When you think of holograms, chances are you also think of one of the most iconic scenes in sci-fi history. Luke accidentally stumbles across this message from Princess Leia as he is cleaning R2-D2. Upon realizing the message might be intended for that “crazy old man,” he takes the droids to Ben to see what all the fuss is about. Little did he know those two droids and that message would change his life forever.
What you probably didn’t know about this scene, however, is that this new technology that was showcased as being fairly normal in the Star Wars universe, has been deemed with the wrong term in our pop culture-ruled world. The image of Leia was NOT a hologram, but another type of 3D display. Let me teach you the proper term: volumetric display.
We’ll save the bulk of the nitty gritty details for later, but a real hologram is actually quite different than what modern culture tells you is a hologram. A true hologram is just the interference pattern of light recorded or displayed somehow. Most true holograms are static images that preserve depth information as the viewer moves about the display. Volumetric displays are more of a projection of light into mid-air, but lacks the 3D cue of occlusion (part of the image can block out other parts of the image). Again, we can talk about these differences, later, but for quick reference:
My apologies. Somewhat unnecessary rant about what is and isn’t a hologram over. Just remember that Star Wars uses volumetric displays, not holograms.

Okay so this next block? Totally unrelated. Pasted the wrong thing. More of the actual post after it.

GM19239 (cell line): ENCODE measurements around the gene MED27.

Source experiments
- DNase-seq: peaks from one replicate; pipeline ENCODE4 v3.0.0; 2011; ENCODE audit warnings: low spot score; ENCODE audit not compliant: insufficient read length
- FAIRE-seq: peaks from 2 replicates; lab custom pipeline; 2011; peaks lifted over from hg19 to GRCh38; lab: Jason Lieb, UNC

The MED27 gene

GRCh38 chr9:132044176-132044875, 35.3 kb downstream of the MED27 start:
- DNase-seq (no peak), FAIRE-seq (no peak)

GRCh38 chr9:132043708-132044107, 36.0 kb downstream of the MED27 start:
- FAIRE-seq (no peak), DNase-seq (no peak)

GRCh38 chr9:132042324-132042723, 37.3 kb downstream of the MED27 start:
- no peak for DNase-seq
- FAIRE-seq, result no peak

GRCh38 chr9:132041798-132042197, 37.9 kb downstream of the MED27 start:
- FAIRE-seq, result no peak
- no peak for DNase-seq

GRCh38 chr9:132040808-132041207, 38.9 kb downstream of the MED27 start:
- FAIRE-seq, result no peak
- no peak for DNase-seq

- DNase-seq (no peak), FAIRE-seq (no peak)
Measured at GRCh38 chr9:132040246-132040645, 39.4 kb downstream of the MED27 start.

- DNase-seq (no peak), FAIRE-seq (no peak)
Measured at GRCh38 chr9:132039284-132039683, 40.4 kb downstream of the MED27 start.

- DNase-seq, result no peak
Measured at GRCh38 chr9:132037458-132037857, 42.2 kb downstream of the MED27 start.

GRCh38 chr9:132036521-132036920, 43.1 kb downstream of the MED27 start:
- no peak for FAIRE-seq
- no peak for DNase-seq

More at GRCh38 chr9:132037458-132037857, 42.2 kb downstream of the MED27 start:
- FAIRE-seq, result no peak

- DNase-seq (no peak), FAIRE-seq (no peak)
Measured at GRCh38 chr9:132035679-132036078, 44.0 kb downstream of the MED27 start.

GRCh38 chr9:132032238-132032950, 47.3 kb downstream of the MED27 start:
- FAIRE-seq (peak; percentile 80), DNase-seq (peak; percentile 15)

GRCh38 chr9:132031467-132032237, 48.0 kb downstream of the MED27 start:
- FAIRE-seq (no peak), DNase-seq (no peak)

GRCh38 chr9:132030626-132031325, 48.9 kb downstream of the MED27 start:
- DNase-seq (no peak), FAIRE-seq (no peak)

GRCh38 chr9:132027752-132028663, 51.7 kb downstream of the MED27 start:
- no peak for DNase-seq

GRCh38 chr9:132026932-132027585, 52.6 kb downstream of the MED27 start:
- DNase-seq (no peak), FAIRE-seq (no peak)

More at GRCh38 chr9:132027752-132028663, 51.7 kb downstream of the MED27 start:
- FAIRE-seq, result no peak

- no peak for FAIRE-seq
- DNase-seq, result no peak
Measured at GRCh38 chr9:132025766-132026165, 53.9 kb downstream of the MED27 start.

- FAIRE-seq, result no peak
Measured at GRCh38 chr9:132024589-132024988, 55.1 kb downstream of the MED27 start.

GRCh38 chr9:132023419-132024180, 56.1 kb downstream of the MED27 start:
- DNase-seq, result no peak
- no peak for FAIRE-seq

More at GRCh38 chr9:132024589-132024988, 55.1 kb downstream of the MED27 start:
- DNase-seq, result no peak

Now, on to the whole point of this post. What if I told you that this type of volumetric display technology was successfully being developed right now? Well, it is! As exciting as that sounds, there is quite a bit of work to be done to match the impressive displays as shown in Star Wars and other sci-fi mediums.
My proposal is to take this budding technology and add to it. In the world of Star Wars, we see various uses of this display technology, in many shapes and sizes. I propose to take this idea and shrink it down to something more portable and handheld:
While the current technology is still being refined, it would be an interesting experiment to shrink some optical systems down to a somewhat portable size. With my background in optics and electrical engineering, this would be a fun challenge to work on something that I’m so passionate about.
Some pretty obvious hurdles to overcome with this are finding a laser powerful, yet small enough, to fit in such a small space and still properly trap the particles. Also, shrinking an optical system down to that size is much easier said than done. I still don’t fully understand how the photophoretic-trapping even works, so that could be a major issue. I feel like a Raspberry Pi or something could handle the steering of the laser beams (by rotating the mirrors), but there’s still some uncertainty there. Oh, and did I mention that the whole “photophoretic-trap” thing is pretty much black magic to me?
So, while this project would be phenomenal to work on and get some early prototype working, let me end with a disclaimer: I’d love to make any sort of 3D display technology from science fiction become a reality, so this is just one of many ideas that builds upon already-existing efforts to make this dream come true.